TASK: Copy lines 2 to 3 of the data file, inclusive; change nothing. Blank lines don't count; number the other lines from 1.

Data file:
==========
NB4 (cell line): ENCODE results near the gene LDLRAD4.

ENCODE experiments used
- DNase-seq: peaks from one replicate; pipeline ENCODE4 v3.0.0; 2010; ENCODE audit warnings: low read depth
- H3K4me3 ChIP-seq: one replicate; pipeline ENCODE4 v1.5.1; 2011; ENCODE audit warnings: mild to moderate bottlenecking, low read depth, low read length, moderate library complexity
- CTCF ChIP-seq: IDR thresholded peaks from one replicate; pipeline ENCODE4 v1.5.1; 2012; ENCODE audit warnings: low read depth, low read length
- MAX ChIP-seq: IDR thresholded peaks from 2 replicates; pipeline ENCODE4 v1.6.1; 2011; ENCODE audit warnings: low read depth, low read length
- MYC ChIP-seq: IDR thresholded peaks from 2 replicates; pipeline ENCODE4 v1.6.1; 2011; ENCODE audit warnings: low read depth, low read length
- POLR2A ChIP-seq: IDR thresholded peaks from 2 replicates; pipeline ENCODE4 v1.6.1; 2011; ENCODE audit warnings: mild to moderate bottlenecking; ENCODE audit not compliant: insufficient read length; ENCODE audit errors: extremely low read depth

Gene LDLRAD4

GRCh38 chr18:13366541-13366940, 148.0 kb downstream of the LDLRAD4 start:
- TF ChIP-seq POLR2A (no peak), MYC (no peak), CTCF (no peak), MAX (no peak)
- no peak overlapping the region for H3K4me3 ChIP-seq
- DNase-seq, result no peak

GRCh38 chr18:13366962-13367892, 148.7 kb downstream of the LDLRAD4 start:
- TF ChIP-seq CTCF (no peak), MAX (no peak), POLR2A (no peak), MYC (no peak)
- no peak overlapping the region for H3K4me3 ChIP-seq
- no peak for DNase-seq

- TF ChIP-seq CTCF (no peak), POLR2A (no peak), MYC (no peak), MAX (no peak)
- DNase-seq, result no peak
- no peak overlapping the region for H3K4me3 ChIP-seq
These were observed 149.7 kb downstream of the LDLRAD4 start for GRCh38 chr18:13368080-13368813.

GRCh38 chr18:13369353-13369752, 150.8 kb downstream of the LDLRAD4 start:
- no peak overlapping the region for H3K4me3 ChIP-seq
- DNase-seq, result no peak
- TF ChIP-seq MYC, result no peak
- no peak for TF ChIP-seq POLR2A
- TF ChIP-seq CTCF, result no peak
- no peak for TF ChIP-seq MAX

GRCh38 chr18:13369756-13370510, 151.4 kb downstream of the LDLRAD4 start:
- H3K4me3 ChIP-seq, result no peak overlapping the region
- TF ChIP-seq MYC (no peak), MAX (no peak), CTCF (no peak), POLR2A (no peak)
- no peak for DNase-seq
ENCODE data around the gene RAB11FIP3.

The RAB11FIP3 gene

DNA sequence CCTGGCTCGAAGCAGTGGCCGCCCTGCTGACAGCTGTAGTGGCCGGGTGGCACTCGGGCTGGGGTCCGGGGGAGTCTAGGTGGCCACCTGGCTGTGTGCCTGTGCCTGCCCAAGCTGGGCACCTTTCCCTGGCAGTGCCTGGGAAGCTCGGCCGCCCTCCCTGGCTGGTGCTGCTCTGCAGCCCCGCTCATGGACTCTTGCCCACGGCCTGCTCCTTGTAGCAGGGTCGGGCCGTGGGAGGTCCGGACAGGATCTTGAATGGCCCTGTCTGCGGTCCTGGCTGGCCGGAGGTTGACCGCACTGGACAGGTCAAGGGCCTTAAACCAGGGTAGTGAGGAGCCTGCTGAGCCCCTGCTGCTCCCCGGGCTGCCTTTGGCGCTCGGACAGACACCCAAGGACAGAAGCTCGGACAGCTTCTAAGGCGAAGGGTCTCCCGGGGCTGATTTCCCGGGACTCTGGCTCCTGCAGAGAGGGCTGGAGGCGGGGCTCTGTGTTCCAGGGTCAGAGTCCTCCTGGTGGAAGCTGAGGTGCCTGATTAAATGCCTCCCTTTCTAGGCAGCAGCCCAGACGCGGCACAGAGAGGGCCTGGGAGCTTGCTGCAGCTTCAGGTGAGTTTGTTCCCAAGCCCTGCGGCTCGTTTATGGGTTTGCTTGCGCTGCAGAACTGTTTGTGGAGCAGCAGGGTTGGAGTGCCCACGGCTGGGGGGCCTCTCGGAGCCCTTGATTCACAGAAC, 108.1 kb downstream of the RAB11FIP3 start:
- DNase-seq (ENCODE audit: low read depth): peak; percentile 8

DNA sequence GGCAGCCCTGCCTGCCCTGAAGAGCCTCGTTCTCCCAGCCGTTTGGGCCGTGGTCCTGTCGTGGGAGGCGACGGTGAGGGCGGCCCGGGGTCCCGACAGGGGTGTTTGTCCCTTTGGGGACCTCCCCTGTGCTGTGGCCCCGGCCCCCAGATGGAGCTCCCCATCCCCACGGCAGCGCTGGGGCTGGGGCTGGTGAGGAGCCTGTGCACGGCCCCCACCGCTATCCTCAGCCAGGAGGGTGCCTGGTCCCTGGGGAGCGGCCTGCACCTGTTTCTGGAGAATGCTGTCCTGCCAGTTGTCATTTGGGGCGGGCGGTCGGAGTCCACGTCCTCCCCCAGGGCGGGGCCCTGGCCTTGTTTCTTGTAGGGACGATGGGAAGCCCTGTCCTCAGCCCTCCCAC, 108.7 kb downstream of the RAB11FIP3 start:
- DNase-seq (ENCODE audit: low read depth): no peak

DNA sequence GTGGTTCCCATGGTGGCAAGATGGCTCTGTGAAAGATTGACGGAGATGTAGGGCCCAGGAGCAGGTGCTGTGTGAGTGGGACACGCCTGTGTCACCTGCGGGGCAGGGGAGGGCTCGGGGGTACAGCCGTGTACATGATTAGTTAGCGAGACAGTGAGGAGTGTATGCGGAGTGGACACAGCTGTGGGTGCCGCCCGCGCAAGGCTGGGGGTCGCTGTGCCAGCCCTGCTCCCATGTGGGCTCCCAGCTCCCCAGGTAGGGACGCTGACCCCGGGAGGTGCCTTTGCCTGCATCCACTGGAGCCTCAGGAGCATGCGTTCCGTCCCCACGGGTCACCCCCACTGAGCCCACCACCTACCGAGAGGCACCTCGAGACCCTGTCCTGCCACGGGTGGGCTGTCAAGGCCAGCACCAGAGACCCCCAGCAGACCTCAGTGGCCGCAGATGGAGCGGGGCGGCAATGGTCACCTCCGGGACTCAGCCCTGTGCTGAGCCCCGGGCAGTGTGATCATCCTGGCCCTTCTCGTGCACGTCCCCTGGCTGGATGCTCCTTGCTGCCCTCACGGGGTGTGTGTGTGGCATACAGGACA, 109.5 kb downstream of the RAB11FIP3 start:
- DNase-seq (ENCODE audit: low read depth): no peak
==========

ENCODE experiments used
- DNase-seq: peaks from one replicate; pipeline ENCODE4 v3.0.0; 2010; ENCODE audit warnings: low read depth